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We Should Be Embracing Turbo Lag, Not Trying to Minimize It

As turbocharged vehicles become more popular for their increased efficiency and power benefits, manufacturers have spent millions on trying to reduce the phenomenon of turbo lag and make these engines perform more like a naturally aspirated engine. Likewise, auto writers always seem to take the time in their reviews to praise these companies for eliminating that pesky lump of power. In this industry, it seems like turbo lag is almost unanimously viewed as problem that requires mitigation and elimination.

I very much disagree. I think turbo lag is a feature rather than a bug, and we should be embracing it. The sudden increase of power creates a sensation that feels a bit like going over the top of a roller coaster, and the non-linear power delivery makes it possible to feel like you’re riding a wave of torque. It also adds a lot of personality to the way a car performs — and more personality is rarely a bad thing in cars. It’s particularly great in small hot hatches, as that power is usually delivered below highway speeds, making it something that can be experienced in everyday driving situations.

Turbo lag’s bad rap comes from the early days of its automotive applications, particularly in relation to the first Porsche 911 Turbo model, dubbed the 930. When the 930 was released, it quickly became known for its speed — as well as its tendency to deliver a lump of power all at once when the driver wasn’t expecting it, somewhere north of 6,000 rpm. This led to enough accidents that the car earned a reputation as a widow maker — and accordingly automakers have been trying to minimize lag.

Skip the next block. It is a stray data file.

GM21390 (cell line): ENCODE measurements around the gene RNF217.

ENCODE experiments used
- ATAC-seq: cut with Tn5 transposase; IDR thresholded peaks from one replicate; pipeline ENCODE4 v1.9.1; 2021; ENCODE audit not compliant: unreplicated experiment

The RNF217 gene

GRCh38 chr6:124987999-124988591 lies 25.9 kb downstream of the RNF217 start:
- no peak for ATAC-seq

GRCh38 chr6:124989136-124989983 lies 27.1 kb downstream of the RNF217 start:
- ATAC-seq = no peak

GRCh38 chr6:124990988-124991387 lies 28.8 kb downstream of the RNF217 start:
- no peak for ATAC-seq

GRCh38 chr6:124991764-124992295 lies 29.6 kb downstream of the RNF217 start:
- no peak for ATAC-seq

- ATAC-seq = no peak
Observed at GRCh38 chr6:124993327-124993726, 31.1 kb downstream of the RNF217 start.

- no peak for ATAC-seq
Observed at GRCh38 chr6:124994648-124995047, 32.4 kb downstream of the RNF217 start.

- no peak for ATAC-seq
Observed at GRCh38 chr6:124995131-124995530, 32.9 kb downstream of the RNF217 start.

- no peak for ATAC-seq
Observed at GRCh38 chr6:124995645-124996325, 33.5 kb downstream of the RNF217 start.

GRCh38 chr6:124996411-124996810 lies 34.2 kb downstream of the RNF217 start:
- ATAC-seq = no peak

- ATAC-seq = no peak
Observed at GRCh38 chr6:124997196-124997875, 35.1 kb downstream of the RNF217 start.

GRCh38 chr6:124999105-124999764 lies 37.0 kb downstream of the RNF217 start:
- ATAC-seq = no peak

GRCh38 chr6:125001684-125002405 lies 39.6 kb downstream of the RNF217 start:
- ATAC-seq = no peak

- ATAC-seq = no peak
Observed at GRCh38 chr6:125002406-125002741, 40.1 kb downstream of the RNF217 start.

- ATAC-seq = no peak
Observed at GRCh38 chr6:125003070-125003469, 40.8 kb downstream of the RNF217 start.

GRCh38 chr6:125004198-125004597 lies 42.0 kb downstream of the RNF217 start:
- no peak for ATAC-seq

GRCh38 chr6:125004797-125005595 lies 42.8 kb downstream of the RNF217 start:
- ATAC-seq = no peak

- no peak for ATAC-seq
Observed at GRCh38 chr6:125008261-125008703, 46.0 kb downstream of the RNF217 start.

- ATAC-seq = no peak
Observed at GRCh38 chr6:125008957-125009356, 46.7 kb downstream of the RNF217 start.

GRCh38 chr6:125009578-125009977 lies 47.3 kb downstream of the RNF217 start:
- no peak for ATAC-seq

But cars have come a long way since the late 1970s, and there are many other ways of mitigating turbo lag without eliminating it. Between traction control, stability control, and anti-lock brakes, cars are less likely to depart from control or surprise their drivers in unexpected ways. Computers can and will mitigate any potential downsides, while people will still be able to enjoy the sudden rush of power. Therefore, it’s time for turbo lag to no longer be seen as a pariah, but rather embraced for what it is: something that adds a little personality, and a little fun, to turbocharged cars.

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  1. I think it’s a matter of balance. Had a 13 Jetta 1.8 and objected to the TL. But I almost never feel that way about my 1.8T 2000 Golf. The newer car was just a bit too much lag and then rush. The rush was fun but totally not needed (that much) and the lag resulted in a loss of drivability IMO.  

  2. If you like slow starts and hesitation when trying to accelerate in any other situation, then turbo-lag is for you.

  3. Totally disagree- went from a 2015 Mustang GT with a normally aspirated V8 and when I needed to pass a car I could downshift and be off without any hesitation or concern. Purchased an Alfa Romeo Giulia (fantastic car and no issues at all) and it was quite disconcerting on the interstate to jump out to pass and that hesitation as the turbo spools up has made me reevaluate how I pass a car. Having a car coming up quickly as I waited for the turbo to kick in was interesting.I had to plan the move until I purchased a GoPedal from Madness that solved the turbo lag issue.

    • I recently installed a GoPedal Pro on my Jeep Renegade 1.4 Turbo.  I’ve done quite a bit of fiddling in the app to get a nice even throttle response, while keeping it more relaxed in the first section of pedal travel, to facilitate smooth clutch slips.

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